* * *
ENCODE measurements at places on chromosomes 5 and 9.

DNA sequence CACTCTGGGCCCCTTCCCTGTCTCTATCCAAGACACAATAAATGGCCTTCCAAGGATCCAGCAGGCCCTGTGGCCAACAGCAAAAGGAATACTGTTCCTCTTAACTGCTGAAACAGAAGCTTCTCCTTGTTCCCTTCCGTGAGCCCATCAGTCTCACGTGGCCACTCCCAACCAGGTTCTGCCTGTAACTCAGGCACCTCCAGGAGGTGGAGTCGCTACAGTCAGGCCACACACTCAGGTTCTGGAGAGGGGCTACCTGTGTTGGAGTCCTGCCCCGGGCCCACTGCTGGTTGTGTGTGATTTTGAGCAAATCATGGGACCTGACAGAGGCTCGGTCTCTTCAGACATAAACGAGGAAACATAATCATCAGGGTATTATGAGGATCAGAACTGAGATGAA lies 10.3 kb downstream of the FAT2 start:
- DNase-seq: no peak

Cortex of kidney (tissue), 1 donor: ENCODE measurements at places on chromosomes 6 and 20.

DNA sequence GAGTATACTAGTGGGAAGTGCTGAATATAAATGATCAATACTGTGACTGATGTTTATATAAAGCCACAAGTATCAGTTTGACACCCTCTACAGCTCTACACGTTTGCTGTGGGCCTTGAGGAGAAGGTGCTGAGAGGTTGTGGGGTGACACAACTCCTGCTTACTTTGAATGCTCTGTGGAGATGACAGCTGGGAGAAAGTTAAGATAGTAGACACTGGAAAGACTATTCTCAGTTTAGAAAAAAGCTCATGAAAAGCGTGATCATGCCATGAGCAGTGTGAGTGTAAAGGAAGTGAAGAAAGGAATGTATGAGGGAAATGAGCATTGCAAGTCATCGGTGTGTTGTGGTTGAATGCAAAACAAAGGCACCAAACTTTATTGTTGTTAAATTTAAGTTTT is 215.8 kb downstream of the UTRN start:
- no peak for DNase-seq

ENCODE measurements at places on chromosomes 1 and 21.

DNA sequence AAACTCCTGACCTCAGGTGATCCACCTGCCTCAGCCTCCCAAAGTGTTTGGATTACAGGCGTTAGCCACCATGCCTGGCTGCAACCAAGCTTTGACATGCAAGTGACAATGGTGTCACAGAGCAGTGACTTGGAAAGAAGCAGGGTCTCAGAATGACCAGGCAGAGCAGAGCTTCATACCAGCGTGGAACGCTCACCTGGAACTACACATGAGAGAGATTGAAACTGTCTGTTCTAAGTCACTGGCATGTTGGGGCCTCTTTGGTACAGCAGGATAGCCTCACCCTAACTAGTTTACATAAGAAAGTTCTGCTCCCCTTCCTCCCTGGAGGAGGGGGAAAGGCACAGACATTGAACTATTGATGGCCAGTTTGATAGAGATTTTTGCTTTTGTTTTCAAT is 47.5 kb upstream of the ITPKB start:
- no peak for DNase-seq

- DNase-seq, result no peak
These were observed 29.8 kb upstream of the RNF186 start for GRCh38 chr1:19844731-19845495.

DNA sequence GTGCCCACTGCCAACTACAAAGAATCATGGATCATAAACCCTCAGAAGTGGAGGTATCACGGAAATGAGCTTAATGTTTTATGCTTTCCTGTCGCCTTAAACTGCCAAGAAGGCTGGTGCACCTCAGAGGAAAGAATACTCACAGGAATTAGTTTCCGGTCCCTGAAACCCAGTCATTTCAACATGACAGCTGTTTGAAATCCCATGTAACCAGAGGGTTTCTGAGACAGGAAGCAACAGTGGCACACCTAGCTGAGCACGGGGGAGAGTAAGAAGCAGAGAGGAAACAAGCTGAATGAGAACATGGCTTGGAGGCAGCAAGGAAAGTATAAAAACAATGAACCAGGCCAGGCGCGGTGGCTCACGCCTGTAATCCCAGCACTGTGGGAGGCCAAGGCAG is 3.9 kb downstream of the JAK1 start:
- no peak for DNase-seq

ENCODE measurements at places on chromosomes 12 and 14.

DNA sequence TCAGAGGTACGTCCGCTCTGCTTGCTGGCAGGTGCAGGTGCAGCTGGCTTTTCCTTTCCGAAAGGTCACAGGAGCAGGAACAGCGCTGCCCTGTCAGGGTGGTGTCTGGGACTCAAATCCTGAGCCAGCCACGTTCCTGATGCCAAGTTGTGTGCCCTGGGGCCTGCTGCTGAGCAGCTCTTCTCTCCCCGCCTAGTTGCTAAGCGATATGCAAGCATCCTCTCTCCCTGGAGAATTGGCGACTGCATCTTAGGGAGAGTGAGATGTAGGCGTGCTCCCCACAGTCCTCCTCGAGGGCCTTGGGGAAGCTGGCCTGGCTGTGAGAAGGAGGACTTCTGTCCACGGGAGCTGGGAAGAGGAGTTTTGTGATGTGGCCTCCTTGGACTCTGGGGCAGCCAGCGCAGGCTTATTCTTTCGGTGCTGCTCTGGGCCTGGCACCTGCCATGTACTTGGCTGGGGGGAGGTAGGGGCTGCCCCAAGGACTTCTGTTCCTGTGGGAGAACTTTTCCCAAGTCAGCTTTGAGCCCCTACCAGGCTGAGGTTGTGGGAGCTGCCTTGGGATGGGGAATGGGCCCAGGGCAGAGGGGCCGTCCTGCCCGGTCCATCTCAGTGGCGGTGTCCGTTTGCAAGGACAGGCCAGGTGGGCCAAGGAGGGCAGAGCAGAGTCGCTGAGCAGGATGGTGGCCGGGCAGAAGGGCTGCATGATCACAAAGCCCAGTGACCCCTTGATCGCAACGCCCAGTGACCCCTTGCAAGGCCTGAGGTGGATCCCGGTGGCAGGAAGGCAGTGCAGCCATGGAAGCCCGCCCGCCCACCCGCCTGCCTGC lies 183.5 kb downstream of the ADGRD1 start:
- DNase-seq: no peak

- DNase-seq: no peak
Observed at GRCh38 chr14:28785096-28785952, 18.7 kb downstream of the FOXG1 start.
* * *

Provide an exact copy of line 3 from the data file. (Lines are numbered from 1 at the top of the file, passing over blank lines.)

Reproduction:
- DNase-seq: no peak